"Care" is at the center of life, but on the fringes of society. At the edge of existence, contradictions become particularly clear. The contributors to the volume span an arc from the vulnerability of existence and the movements of the mind on the edge of life and society to questions of how care can transform science, society and its organizations from the edge: What helps us dealing with the inextricable contradictions of life and death? In which society do we want to live? An inter- and transdisciplinary dialogue with the work of Andreas Heller.

Book is published in German.


Worlds of Death. The Perspective of Those Affected by "Dying Well"

Katharina Heimerl, Barbara Egger, Patrick Schuchter and Klaus Wegleitner (Eds.)

ISBN 978-3-946527-38-1

Publication date: April 20, 2021

Dying is part of life, dying worlds are part of life worlds. But: What is the "world in itself" about and how are the worlds of death and worlds of life related? And what does "good death" mean from the perspective of those affected?

Talking to the dying and learning from them - that this is possible, insightful and urgently needed has not always been taken for granted. It was only the modern hospice movement that broke the silence about people's end-of-life experiences and made conversations with dying people their starting point.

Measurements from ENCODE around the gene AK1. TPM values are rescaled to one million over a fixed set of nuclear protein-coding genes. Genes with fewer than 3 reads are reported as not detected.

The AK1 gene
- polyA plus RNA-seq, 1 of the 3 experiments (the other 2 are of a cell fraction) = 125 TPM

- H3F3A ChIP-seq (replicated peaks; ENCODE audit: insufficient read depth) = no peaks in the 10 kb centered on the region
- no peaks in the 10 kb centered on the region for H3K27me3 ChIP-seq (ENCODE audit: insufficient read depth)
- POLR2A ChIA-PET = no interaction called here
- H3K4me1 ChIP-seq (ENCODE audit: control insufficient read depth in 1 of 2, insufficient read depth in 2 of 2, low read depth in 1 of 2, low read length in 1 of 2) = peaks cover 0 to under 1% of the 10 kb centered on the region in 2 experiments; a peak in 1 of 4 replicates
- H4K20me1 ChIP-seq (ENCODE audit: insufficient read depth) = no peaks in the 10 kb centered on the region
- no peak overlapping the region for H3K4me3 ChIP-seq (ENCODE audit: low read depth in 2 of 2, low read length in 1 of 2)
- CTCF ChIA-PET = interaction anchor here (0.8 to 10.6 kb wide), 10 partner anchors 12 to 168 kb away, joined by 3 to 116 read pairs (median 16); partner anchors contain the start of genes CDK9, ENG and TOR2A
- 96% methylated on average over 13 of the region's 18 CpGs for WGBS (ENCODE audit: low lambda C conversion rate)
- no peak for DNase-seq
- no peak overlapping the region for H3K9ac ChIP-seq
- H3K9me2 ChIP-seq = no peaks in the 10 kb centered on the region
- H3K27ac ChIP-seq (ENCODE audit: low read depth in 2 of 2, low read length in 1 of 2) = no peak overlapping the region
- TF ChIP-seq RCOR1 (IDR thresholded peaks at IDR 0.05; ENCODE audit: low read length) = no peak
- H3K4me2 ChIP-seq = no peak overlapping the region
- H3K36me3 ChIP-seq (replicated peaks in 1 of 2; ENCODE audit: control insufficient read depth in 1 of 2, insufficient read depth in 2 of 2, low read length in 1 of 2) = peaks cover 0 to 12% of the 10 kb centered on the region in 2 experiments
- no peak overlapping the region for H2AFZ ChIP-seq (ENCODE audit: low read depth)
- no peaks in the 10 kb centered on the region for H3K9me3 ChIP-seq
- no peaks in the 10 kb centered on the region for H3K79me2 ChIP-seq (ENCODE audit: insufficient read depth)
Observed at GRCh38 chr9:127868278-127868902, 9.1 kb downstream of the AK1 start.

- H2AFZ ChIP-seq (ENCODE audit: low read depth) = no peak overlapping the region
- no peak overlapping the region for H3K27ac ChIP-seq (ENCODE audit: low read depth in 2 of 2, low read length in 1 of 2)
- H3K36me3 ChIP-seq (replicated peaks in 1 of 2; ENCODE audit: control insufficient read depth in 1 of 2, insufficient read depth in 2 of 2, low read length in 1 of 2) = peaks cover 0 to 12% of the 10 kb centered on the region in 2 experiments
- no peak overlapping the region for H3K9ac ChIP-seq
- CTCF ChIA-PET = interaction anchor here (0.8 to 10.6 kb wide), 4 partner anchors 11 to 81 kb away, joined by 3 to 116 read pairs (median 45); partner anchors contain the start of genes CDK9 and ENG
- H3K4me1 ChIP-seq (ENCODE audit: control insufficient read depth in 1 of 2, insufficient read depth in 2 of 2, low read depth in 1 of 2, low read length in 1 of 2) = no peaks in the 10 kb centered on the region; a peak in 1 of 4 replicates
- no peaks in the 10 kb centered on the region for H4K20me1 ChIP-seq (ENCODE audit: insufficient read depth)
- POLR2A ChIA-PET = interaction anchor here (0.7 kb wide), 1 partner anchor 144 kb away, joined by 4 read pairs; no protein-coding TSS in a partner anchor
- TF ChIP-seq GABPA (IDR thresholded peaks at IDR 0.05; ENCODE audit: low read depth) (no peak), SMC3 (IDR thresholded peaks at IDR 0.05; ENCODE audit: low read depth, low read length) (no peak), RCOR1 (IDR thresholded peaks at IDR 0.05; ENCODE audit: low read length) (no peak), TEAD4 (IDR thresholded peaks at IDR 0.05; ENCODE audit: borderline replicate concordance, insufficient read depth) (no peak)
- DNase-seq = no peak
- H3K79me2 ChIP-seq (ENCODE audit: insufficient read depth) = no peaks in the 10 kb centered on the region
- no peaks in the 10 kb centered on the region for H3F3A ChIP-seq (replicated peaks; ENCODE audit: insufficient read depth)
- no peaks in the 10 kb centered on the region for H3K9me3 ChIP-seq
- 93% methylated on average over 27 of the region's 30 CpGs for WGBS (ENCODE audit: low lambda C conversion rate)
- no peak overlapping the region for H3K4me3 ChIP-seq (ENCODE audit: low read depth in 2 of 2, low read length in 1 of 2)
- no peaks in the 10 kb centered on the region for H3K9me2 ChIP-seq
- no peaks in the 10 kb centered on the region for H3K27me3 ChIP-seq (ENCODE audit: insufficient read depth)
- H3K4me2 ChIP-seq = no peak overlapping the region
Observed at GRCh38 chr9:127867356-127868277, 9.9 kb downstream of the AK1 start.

Affected by the world of dying are not only people with advanced and incurable disease, but also very old people, people with dementia and relatives who have accompanied a dying person or a dying person. Those affected have a lot to tell about the world of their dying, about what "good dying" means for them, who is important to them and what is important to them in the last phase of life. They are given a voice in this volume, and in numerous interviews they tell the research team about what is important for their dying world.

Most people still want to die at home. It is all the more surprising that the question of the place of death is not central for those affected once the time has come. Dying is a social process, this is how the researchers interpret the interviews. They tell stories of family, professional and civil society networks that gain in importance in the face of approaching death.